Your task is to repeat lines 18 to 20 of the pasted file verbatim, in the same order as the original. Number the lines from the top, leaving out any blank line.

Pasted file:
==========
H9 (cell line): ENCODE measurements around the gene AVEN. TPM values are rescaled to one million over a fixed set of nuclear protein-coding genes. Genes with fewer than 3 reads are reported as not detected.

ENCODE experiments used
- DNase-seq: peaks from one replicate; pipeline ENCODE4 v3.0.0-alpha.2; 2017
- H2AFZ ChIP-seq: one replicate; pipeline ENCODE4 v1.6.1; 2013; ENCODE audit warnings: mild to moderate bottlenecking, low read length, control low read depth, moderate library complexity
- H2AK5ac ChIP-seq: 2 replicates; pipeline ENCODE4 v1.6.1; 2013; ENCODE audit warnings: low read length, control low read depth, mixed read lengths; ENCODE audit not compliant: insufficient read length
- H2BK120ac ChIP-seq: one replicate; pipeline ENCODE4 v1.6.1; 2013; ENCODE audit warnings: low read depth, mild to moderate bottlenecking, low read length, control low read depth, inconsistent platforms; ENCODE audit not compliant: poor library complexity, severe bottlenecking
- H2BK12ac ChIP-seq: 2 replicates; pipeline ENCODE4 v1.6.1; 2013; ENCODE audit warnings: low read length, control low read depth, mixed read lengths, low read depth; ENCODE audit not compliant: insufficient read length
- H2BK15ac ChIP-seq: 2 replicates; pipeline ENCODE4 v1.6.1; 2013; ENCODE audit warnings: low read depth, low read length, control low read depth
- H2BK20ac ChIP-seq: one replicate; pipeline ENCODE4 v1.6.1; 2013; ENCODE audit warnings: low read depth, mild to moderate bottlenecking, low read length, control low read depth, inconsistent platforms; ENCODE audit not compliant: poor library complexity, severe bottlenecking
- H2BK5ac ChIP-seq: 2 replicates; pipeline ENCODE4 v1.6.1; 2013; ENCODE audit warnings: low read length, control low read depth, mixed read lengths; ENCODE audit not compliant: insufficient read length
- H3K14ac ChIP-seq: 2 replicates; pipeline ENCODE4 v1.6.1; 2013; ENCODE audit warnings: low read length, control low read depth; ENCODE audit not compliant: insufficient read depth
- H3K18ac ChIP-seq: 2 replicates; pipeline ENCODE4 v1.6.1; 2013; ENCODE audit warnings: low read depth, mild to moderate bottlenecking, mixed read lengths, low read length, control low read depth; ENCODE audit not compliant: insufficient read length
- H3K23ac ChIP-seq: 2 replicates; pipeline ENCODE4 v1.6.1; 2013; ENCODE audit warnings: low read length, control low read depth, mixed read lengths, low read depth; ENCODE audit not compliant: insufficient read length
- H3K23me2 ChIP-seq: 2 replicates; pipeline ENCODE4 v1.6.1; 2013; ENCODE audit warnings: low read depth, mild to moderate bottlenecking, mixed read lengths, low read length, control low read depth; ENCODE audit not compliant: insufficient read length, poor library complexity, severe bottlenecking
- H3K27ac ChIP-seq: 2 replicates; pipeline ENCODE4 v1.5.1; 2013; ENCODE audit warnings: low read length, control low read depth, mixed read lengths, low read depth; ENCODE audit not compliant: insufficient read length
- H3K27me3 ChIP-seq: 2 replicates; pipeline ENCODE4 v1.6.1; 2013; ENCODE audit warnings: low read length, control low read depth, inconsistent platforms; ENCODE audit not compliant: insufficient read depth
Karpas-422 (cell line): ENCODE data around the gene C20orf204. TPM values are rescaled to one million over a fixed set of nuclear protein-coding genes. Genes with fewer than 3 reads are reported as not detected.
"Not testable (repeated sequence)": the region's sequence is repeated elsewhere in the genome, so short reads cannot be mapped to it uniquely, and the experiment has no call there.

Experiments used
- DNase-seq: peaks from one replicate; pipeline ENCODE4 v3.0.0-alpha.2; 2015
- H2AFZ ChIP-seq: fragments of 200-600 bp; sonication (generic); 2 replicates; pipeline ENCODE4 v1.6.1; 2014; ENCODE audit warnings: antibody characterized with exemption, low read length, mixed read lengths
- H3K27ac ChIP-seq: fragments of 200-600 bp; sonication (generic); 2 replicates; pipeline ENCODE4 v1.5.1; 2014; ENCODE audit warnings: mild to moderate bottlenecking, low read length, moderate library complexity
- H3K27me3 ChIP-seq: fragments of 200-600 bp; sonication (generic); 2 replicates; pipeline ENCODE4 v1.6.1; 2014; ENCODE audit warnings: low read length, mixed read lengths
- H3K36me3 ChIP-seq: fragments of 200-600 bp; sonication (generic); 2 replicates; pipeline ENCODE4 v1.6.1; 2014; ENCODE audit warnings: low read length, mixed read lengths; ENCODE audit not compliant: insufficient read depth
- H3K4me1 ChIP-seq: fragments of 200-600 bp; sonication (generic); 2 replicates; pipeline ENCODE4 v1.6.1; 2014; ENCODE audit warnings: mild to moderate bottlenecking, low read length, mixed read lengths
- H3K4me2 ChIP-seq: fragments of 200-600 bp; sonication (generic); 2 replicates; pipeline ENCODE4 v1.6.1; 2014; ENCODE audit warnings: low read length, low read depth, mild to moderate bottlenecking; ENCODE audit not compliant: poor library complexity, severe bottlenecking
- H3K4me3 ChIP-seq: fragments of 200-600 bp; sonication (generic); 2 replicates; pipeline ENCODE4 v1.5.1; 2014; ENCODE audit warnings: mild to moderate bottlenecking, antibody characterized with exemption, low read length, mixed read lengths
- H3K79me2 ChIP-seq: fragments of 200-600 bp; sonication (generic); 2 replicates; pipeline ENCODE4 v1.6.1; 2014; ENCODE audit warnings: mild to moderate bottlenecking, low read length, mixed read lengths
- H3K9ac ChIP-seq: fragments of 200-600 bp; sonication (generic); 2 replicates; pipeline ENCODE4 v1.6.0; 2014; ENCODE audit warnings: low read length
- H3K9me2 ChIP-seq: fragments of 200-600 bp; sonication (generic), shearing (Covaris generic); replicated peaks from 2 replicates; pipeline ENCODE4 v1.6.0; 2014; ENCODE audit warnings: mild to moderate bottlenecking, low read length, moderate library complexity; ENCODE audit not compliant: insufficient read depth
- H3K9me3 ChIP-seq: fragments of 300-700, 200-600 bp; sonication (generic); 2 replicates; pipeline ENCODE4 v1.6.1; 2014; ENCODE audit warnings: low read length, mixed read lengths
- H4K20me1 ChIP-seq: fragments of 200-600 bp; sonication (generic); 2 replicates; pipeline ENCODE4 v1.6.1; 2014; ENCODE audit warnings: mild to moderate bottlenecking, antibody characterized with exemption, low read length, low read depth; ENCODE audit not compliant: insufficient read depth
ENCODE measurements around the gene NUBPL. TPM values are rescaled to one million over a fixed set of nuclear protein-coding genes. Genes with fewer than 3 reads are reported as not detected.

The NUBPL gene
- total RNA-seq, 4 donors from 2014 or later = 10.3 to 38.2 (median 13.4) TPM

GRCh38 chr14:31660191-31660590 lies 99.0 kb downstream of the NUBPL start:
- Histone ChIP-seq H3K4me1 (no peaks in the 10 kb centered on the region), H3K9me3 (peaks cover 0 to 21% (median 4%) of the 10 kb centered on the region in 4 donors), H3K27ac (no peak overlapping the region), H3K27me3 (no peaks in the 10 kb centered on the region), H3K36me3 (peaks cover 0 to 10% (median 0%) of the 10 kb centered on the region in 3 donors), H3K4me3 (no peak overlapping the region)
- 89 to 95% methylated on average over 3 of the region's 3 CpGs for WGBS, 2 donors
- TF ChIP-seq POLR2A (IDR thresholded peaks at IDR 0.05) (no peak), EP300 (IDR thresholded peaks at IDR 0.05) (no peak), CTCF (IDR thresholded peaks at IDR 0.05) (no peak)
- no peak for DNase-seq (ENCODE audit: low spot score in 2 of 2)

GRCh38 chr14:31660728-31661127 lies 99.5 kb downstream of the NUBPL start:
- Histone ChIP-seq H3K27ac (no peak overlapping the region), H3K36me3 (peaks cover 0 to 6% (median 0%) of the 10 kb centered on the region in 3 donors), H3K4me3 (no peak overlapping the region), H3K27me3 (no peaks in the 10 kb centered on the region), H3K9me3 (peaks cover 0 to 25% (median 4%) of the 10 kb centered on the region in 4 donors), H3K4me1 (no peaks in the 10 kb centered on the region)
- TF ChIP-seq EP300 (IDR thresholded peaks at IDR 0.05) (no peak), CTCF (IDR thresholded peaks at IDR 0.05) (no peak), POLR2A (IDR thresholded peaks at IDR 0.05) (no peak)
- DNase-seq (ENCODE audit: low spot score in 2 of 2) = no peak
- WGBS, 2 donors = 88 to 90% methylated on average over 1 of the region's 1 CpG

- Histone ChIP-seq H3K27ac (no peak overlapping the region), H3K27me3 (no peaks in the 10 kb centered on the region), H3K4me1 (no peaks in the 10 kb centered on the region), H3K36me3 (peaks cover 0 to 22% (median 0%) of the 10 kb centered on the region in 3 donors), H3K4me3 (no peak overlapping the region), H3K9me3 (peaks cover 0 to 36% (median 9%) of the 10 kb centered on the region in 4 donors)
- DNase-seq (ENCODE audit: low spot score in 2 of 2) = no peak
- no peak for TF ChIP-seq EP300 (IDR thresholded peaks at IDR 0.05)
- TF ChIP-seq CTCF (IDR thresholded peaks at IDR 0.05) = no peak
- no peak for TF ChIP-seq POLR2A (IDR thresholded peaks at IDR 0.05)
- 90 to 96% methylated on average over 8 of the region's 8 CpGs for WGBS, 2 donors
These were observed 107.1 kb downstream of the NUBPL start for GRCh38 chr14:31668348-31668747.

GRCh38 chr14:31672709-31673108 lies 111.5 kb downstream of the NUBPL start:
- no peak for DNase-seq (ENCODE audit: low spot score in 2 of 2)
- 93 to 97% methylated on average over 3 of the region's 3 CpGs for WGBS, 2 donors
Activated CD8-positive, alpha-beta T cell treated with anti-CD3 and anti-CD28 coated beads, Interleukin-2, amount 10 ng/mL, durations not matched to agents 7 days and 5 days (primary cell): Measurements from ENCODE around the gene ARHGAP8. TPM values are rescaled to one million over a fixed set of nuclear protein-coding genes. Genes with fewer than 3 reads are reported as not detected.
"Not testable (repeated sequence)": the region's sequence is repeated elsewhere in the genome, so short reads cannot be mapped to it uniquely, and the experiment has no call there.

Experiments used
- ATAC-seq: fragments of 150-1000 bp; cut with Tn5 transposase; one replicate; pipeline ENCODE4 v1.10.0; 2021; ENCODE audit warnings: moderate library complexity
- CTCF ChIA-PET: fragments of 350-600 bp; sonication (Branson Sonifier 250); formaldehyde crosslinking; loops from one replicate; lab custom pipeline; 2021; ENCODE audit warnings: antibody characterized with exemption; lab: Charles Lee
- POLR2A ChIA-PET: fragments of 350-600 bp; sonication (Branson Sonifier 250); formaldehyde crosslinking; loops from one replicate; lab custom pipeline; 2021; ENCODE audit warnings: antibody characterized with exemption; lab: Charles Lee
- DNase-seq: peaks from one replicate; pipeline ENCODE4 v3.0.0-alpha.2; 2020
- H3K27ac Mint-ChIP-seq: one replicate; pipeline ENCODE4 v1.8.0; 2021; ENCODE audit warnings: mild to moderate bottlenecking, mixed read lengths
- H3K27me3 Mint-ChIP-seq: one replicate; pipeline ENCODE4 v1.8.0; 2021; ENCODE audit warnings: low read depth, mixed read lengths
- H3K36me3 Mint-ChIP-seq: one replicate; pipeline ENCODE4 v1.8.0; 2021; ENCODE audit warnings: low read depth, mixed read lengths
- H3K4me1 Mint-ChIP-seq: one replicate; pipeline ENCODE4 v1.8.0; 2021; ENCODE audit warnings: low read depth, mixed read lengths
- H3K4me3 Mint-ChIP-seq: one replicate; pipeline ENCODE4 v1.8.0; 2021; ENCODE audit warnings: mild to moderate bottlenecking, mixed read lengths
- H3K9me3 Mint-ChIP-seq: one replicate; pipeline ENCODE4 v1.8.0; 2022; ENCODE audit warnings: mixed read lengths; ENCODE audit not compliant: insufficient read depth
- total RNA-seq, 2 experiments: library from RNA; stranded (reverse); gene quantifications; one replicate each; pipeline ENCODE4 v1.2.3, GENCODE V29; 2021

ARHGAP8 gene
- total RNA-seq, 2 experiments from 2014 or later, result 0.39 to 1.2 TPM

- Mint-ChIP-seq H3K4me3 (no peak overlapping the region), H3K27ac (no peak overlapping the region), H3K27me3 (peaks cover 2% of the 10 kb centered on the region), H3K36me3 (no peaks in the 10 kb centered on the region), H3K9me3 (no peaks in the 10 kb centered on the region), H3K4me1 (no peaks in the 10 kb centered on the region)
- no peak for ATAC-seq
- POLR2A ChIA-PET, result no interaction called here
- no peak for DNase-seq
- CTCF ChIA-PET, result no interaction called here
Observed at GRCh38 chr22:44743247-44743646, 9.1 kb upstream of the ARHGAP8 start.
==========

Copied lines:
"Not testable (repeated sequence)": the region's sequence is repeated elsewhere in the genome, so short reads cannot be mapped to it uniquely, and the experiment has no call there.

Experiments used
- DNase-seq: peaks from one replicate; pipeline ENCODE4 v3.0.0-alpha.2; 2015